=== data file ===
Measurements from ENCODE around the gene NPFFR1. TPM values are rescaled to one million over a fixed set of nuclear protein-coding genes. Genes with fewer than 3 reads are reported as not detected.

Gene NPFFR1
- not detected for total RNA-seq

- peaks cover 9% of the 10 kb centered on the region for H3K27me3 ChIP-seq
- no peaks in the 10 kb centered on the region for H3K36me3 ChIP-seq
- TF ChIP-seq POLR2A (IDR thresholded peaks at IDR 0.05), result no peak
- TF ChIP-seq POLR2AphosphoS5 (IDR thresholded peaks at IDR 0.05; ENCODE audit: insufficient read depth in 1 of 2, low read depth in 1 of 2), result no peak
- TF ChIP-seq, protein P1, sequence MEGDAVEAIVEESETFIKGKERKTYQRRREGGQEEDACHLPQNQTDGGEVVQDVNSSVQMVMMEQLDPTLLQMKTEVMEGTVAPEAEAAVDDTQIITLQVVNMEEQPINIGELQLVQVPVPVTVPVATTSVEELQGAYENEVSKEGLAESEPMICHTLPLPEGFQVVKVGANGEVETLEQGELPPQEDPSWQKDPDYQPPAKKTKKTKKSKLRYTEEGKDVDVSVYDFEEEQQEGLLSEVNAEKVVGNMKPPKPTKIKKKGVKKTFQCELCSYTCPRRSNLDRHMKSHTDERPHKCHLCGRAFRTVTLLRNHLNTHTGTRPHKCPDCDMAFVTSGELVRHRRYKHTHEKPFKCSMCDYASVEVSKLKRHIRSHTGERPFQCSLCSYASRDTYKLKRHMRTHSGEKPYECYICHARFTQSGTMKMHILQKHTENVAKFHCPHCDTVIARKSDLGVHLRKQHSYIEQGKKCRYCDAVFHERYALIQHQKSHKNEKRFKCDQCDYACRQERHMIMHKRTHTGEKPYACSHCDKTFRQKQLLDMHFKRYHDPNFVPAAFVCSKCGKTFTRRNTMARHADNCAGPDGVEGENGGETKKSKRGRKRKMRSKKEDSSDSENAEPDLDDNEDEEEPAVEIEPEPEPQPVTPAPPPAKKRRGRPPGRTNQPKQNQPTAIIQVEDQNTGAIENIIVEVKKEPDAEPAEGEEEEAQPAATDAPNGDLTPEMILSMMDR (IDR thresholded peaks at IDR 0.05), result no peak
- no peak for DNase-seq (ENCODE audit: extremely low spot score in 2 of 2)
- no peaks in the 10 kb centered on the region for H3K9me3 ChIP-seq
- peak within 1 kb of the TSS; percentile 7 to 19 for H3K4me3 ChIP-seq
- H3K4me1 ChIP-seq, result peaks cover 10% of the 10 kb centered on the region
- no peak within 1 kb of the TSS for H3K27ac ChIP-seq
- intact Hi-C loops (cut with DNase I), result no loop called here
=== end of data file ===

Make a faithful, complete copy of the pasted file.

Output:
Measurements from ENCODE around the gene NPFFR1. TPM values are rescaled to one million over a fixed set of nuclear protein-coding genes. Genes with fewer than 3 reads are reported as not detected.

Gene NPFFR1
- not detected for total RNA-seq

- peaks cover 9% of the 10 kb centered on the region for H3K27me3 ChIP-seq
- no peaks in the 10 kb centered on the region for H3K36me3 ChIP-seq
- TF ChIP-seq POLR2A (IDR thresholded peaks at IDR 0.05), result no peak
- TF ChIP-seq POLR2AphosphoS5 (IDR thresholded peaks at IDR 0.05; ENCODE audit: insufficient read depth in 1 of 2, low read depth in 1 of 2), result no peak
- TF ChIP-seq, protein P1, sequence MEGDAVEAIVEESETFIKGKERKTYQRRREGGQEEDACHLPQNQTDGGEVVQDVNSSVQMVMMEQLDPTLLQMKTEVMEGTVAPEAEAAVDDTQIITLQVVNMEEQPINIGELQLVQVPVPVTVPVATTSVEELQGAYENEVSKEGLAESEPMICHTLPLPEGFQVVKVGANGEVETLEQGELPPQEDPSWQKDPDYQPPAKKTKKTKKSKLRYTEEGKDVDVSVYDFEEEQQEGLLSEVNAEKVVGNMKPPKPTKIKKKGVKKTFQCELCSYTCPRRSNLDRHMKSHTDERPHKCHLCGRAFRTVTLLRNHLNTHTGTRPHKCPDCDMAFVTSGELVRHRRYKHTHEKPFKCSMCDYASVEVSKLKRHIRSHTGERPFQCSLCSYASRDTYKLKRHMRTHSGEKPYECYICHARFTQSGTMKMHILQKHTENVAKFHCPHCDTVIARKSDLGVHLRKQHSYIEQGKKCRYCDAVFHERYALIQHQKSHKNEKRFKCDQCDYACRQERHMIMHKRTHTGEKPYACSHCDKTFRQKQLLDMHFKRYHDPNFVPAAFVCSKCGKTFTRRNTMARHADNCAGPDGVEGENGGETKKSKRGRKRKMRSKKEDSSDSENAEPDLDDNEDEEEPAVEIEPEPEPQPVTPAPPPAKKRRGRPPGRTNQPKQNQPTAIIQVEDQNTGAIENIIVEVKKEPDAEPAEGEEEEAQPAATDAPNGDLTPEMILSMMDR (IDR thresholded peaks at IDR 0.05), result no peak
- no peak for DNase-seq (ENCODE audit: extremely low spot score in 2 of 2)
- no peaks in the 10 kb centered on the region for H3K9me3 ChIP-seq
- peak within 1 kb of the TSS; percentile 7 to 19 for H3K4me3 ChIP-seq
- H3K4me1 ChIP-seq, result peaks cover 10% of the 10 kb centered on the region
- no peak within 1 kb of the TSS for H3K27ac ChIP-seq
- intact Hi-C loops (cut with DNase I), result no loop called here